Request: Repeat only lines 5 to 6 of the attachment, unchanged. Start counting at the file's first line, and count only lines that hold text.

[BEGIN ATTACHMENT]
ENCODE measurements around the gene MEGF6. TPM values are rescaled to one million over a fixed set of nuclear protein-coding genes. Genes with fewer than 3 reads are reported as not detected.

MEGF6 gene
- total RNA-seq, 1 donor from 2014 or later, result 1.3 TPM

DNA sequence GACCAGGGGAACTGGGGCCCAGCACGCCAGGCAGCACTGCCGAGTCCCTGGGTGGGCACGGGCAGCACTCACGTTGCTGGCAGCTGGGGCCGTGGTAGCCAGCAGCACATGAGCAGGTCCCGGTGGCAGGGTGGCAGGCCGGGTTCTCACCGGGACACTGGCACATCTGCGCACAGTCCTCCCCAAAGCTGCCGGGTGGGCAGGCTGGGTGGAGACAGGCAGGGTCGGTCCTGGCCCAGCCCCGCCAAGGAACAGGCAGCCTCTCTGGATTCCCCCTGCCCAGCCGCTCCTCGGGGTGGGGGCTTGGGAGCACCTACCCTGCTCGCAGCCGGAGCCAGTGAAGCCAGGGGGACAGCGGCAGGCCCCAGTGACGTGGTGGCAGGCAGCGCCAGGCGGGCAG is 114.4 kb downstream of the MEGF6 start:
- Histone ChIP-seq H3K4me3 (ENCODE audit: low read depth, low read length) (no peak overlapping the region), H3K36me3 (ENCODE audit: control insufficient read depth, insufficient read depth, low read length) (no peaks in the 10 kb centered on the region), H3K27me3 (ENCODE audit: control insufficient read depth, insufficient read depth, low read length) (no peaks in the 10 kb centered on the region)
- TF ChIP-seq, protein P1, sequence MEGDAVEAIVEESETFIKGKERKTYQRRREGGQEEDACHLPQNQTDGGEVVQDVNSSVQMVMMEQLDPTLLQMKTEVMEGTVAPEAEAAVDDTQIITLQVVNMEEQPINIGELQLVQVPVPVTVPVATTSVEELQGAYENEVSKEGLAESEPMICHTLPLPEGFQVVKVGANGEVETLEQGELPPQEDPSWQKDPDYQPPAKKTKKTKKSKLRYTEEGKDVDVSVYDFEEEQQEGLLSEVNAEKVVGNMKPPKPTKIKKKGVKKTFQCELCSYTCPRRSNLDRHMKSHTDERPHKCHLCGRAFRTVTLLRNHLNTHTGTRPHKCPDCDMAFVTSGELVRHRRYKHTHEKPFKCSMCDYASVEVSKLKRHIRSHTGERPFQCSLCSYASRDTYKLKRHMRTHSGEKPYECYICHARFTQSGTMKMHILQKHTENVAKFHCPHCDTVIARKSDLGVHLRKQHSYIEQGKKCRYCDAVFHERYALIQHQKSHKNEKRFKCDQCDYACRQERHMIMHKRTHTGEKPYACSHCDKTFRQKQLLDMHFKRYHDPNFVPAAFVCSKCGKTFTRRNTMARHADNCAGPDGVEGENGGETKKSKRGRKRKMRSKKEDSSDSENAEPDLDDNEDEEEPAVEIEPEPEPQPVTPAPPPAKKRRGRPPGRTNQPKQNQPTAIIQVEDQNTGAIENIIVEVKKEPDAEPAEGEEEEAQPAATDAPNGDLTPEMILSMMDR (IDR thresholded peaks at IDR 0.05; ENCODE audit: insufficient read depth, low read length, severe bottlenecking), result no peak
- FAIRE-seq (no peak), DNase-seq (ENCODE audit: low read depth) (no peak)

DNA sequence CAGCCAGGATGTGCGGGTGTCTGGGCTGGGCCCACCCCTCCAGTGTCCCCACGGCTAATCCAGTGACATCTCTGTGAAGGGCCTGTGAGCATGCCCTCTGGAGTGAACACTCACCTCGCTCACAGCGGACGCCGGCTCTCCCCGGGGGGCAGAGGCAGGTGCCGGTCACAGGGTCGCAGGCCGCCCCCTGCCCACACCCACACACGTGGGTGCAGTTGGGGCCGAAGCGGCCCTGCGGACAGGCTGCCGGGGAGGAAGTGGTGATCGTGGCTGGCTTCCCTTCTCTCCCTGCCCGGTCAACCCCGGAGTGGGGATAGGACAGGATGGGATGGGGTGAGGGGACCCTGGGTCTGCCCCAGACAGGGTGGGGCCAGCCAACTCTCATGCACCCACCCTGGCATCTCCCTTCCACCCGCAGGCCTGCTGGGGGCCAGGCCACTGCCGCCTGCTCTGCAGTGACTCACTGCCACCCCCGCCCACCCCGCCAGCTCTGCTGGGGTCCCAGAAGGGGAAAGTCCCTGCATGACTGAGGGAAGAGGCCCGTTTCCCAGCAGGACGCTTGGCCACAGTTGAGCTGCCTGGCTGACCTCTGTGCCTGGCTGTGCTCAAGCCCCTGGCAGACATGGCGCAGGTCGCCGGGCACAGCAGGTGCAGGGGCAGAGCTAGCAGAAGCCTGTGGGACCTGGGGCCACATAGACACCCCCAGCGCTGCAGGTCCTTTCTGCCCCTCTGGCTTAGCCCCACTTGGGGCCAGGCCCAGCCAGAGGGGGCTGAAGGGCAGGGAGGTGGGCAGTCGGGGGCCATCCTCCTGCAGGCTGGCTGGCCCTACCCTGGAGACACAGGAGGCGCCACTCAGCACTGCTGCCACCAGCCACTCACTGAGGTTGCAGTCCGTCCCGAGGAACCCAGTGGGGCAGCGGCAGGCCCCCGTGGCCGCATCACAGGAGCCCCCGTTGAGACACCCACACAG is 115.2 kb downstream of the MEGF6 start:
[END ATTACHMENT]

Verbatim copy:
- Histone ChIP-seq H3K4me3 (ENCODE audit: low read depth, low read length) (no peak overlapping the region), H3K36me3 (ENCODE audit: control insufficient read depth, insufficient read depth, low read length) (no peaks in the 10 kb centered on the region), H3K27me3 (ENCODE audit: control insufficient read depth, insufficient read depth, low read length) (no peaks in the 10 kb centered on the region)
- TF ChIP-seq, protein P1, sequence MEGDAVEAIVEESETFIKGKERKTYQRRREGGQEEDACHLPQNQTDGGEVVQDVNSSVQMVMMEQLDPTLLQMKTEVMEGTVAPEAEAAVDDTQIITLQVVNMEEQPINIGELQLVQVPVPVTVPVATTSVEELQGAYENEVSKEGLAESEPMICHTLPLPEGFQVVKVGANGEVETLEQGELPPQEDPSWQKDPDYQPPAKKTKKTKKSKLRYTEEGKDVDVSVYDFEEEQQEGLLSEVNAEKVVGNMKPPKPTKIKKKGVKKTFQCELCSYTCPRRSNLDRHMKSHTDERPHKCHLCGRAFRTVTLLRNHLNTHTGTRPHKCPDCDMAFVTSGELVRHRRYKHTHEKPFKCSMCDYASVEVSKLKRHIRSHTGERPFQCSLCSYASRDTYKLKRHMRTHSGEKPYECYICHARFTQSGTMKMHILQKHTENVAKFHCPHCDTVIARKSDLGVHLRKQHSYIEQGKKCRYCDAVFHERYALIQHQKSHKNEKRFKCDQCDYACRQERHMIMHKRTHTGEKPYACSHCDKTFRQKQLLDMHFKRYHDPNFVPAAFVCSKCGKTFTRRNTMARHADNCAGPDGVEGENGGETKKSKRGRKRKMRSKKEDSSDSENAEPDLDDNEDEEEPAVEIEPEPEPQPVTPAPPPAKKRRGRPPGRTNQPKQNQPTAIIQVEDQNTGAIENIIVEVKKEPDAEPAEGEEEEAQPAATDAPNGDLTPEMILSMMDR (IDR thresholded peaks at IDR 0.05; ENCODE audit: insufficient read depth, low read length, severe bottlenecking), result no peak